The shake-up among auto lenders touched off by the credit crisis in 2008 continued last year, with banks and credit unions emerging as winners, according to Experian Automotive's AutoCount ranking.
Lenders in the bank and credit union categories increased their share of outstanding auto loans, while captives and independent finance companies suffered steep declines, the AutoCount study shows.
As a group, banks increased their retail auto loan portfolio 2.7 percent to $236 billion, while the portfolio for credit unions jumped 1.2 percent to $149 billion.
Chase Auto Finance seized the spot as the nation's highest-volume retail auto lender, and Wachovia Dealer Services ranked third, according to the list. (See table below.)
Toyota Financial Services and America Honda Finance were the second- and fourth-ranked lenders. Rounding out the top five was GMAC Financial Services -- the top-ranked lender for many years. Experian includes GMAC among the captives even though it converted to a bank holding company in December 2008.
Frozen credit markets gave banks and credit unions the upper hand. Banks and credit unions in general had better liquidity than some of the captives and independent finance companies.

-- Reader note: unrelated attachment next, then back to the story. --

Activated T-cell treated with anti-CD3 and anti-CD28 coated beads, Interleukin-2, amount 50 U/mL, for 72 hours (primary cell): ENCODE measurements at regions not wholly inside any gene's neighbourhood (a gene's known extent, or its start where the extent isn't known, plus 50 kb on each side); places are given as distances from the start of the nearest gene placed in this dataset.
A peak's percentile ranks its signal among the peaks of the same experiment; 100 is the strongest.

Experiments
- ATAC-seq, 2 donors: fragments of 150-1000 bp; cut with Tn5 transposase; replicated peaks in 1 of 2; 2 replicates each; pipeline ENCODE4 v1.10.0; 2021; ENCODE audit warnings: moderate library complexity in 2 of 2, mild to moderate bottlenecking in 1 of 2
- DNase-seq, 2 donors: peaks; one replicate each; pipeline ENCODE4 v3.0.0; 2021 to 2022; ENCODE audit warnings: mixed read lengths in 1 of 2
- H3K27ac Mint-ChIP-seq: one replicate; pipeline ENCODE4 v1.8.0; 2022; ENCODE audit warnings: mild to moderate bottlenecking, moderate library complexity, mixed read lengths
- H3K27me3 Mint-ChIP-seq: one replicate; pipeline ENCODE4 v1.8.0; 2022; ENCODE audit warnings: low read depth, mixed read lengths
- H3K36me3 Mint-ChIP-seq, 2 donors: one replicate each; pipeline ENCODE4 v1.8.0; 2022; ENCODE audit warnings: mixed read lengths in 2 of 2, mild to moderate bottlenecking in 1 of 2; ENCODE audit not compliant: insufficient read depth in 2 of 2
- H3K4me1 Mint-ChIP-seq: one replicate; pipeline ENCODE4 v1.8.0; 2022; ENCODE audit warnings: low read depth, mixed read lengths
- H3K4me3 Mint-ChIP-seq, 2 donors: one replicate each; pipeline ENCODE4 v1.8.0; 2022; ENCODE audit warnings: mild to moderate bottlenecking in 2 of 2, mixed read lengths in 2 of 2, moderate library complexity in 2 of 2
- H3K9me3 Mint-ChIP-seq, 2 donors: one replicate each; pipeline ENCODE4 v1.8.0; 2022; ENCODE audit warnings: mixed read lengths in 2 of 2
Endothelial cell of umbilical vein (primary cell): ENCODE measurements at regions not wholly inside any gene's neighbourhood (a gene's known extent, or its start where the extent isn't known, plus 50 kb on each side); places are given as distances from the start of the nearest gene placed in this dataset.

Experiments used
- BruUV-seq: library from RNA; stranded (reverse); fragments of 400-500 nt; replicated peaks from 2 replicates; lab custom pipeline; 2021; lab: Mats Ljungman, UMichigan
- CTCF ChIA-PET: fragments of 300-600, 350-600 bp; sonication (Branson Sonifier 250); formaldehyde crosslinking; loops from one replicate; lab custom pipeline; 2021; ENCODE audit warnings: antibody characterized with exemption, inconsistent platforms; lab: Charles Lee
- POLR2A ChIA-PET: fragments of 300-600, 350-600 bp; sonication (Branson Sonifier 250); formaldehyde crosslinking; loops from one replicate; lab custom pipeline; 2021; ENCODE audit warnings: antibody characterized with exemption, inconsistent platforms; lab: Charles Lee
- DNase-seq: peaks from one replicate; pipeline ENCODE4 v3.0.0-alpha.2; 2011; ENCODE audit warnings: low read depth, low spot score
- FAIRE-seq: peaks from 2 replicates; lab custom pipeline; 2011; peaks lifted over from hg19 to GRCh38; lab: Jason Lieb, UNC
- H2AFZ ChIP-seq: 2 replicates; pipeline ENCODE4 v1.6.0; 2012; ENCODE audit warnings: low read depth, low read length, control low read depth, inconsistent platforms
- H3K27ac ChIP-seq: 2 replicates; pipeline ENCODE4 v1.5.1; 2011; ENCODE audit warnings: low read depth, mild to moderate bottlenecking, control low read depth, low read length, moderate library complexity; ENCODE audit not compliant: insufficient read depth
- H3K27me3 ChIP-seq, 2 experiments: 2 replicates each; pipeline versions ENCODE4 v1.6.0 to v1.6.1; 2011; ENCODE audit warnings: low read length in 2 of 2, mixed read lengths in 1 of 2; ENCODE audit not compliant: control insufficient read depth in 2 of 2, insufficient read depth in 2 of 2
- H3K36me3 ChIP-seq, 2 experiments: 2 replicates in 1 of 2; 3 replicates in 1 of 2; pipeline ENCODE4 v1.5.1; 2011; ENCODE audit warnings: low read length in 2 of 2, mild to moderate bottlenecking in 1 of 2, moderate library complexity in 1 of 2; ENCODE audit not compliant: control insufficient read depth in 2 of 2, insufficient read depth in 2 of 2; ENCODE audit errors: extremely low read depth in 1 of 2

Cutbacks to vehicle leasing programs, typically the domain of the captives, also reduced market share for some captives.
While import captives such as Toyota Financial Services, American Honda Finance and Nissan Infiniti Financial Services continued to lease aggressively, GMAC and Ford Motor Credit -- longtime leaders in the leasing business -- de-emphasized leasing during the credit crisis.
AutoCount data show that Toyota Financial Services stepped up its lease programs during the fourth quarter and bumped Chase from the top rank during that period.
In the fourth quarter, Toyota Financial wrote one in five of all the vehicle leases, and leasing was 27 percent of its business, the data show.
Leasing is unlikely to be as strong a marketing tool for Toyota this year in the wake of its recall problems.
A lease's monthly payments are calculated using a vehicle's value when the lease expires. Strong residual values helped Toyota Financial offer attractive leases in 2009. But those values are sliding as perceived quality drops, Automotive Lease Guide has reported.
The residual value of Toyota cars and trucks will lose 1 percent over the next three years, which could depress the automaker's sales, Automotive Lease Guide said.
GMAC edged into third place during the fourth quarter, as federal aid improved its cash position and as it modestly cranked up its lease volume.